10 Jun CSS Questions: Ideology or Science
By Anjum Altaf
In connection with the much discussed concerns with the performance of the civil service in Pakistan, I have suggested that in addition to obvious factors like the quality of education in the country and the terms and conditions of employment during service, it might be useful to look at the particulars of the selection test itself. The objective would be to assess how the test impacts the behavior of candidates and whether it encourages self-selection of particular types of candidates.
The argument can be motivated with one illustrative question from the compulsory Islamiat paper downloaded from the version of the 2015 CSS examination available on the website of the Federal Public Service Commission. The question is as follows:
“Highlight the importance of Zakat and prove that economic stability of a society can be ensured through its effective implementation.”
Now consider the implications of the question. First, note the word ‘prove’ which is generally used in the context of propositions that are known to be factually true and whose truth is to be demonstrated by empirical verification or logical argumentation. The proposition that the earth is round or that the theorem of Pythagoras holds are familiar examples. Is there really any way to convincingly prove in this sense an article of faith asserting that a religious obligation can ensure economic stability of a society? Is there really any need to prove an article of faith?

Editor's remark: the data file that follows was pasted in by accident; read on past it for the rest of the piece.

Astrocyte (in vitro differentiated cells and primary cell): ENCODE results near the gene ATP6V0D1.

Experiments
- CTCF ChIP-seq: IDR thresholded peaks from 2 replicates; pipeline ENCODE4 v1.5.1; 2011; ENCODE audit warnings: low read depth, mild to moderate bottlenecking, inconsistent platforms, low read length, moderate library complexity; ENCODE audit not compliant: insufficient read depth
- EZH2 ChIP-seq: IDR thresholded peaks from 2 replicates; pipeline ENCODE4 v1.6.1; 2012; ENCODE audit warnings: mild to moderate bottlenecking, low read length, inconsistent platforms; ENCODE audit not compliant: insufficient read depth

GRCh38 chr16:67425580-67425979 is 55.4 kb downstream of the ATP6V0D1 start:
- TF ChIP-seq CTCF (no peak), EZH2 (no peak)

Second, assume that nevertheless an attempt is made to prove the proposition. Does the question provide acceptable clarity on what is meant by ‘economic stability of a society’ the existence of which is to be proved? What are the indicators that characterize economic stability? What is to be considered the distinction between stability and instability?
Third, consider the question in a broader economic context. As an obligatory payment levied on wealth and earmarked for poverty alleviation, Zakat is only one instrument among many other economic instruments and policies. Is it realistic to imply that just one instrument can ensure economic stability in a society if many of the other policies are poorly conceived and implemented? Would it suffice if, say, the economy is undergoing hyperinflation?
Fourth, consider the empirical evidence. Zakat is not only widely practised in Pakistan but also compulsorily collected by the state. Many would claim it has not led to an acceptable level of economic stability, however defined, in the country. The only argument that can be advanced to defend the proposition is the counterfactual one, i.e., that if Zakat were to be implemented ‘effectively’ the objective would be achieved. This reverts to being an article of faith leaving no room to argue that a single instrument, no matter how effectively implemented, might not be sufficient to guarantee economic stability in a society.
Fifth, and most importantly, consider the dilemma of candidates faced with this question. Quite independent of their individual opinions, would anyone risk offering an answer that might be contrary to the belief of an unknown examiner? Would they jeopardise the chance of a prestigious career by expressing intelligent opinions no matter how well argued? Would there be some candidates who would balk at the need to argue contrary to their experiential understanding and what would be the price of their intellectual honesty?